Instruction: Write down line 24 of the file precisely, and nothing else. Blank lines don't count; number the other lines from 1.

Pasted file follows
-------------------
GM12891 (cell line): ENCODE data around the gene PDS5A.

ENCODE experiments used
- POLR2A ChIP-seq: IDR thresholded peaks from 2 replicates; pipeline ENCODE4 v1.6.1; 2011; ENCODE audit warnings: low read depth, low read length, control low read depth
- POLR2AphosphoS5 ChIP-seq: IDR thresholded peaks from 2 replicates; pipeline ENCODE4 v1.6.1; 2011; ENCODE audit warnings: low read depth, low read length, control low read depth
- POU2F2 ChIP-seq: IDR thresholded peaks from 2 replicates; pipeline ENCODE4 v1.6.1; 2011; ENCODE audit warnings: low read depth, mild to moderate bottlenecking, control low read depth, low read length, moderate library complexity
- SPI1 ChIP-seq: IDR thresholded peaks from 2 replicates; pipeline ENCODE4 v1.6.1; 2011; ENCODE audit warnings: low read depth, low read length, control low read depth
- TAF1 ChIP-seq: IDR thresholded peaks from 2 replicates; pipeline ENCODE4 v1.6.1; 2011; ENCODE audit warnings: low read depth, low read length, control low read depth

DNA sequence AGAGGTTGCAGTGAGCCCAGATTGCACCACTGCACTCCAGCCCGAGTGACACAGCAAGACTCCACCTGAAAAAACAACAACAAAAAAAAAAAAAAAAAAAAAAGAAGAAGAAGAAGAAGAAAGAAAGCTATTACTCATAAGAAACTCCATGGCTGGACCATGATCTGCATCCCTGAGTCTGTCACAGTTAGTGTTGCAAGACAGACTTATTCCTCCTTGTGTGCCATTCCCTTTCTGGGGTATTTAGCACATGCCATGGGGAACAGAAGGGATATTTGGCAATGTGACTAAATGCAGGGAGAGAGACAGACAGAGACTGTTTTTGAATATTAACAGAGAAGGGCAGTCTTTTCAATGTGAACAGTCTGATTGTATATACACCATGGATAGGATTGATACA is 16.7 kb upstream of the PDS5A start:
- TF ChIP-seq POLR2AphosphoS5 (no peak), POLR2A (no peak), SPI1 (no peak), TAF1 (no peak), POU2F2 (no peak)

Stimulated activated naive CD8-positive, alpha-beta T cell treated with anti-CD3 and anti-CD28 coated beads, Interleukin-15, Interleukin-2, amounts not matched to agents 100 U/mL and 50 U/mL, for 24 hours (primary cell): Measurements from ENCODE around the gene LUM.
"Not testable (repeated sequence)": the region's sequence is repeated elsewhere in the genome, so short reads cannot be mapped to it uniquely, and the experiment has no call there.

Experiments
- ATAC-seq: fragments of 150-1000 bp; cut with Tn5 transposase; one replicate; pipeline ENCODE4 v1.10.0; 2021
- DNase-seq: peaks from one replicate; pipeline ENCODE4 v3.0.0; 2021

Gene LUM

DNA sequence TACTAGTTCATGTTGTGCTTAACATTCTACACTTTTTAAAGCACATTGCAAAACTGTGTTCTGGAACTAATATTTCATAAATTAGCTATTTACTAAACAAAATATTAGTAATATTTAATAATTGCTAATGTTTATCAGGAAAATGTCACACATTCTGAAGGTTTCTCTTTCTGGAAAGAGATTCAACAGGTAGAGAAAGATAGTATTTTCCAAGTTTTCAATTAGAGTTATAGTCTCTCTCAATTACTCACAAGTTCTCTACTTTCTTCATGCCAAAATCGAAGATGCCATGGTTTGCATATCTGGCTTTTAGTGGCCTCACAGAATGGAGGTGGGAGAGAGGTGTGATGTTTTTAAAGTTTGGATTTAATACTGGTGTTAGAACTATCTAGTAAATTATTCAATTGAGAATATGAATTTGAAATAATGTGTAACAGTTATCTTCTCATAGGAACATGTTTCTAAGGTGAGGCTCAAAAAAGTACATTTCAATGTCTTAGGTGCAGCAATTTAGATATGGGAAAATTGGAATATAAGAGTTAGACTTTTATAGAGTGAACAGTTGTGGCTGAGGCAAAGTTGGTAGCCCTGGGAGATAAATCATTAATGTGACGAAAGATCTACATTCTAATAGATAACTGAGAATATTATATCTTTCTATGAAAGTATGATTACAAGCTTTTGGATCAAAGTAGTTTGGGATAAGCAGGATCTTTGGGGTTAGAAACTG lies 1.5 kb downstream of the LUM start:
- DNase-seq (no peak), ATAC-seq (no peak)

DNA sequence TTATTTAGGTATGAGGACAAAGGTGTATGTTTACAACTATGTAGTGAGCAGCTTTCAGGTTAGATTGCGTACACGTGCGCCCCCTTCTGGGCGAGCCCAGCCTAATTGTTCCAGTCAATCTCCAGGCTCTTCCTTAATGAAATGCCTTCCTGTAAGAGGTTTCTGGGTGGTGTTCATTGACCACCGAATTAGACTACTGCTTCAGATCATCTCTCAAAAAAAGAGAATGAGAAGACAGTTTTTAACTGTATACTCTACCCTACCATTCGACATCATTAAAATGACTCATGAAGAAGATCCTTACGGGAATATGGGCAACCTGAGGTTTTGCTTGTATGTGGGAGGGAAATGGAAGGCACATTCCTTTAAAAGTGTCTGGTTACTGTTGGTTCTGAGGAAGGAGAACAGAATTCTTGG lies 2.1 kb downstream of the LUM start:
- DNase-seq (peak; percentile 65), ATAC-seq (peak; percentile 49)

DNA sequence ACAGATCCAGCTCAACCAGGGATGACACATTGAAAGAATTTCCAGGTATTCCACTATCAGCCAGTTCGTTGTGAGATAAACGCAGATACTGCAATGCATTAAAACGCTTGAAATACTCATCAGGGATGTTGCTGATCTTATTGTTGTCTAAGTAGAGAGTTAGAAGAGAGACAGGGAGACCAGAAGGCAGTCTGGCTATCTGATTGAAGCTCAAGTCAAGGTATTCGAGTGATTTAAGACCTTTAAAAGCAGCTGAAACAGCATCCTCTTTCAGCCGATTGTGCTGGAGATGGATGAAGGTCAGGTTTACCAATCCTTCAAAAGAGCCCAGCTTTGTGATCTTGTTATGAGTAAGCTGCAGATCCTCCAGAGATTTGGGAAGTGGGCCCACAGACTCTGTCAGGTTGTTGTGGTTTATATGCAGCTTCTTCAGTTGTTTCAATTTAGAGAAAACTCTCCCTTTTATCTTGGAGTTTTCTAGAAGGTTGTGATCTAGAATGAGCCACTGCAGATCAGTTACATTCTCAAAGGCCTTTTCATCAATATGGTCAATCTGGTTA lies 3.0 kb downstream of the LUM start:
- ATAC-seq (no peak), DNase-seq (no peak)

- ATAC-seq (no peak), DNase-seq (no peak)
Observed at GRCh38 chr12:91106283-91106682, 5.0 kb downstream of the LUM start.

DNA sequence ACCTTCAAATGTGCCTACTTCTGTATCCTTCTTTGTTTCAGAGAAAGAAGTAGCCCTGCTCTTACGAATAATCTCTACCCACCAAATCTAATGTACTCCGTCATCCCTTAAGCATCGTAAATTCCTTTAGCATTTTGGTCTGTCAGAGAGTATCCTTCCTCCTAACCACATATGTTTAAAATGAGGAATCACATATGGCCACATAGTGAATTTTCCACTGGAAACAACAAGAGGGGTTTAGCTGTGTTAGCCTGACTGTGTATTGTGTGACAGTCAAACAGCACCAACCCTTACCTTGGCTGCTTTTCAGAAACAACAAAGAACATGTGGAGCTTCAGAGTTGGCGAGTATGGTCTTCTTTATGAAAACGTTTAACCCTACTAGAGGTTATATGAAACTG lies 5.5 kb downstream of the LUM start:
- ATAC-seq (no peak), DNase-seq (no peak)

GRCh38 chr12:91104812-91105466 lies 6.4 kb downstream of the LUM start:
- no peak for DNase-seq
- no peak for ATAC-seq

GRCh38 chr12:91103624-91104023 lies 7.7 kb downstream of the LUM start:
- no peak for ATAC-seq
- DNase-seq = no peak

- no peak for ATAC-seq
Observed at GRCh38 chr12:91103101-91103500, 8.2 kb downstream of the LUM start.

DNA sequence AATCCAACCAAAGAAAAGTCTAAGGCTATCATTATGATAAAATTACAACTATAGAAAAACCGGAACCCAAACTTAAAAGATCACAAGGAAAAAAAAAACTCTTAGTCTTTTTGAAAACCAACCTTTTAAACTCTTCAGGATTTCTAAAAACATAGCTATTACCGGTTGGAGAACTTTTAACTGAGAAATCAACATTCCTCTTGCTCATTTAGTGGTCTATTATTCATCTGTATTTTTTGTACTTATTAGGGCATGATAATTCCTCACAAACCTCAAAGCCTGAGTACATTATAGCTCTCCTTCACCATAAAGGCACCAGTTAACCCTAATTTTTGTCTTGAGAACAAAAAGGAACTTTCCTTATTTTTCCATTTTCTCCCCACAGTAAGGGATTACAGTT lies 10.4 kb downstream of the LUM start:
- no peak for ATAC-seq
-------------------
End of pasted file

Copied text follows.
DNA sequence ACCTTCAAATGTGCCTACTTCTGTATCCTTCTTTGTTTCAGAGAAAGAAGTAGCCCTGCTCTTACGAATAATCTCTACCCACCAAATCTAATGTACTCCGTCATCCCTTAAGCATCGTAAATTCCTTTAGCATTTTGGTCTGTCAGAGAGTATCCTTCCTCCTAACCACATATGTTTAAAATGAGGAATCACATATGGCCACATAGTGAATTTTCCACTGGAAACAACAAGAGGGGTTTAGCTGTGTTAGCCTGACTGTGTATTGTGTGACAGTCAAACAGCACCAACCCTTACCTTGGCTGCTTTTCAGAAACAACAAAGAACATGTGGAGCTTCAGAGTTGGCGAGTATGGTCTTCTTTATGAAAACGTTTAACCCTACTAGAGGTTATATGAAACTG lies 5.5 kb downstream of the LUM start: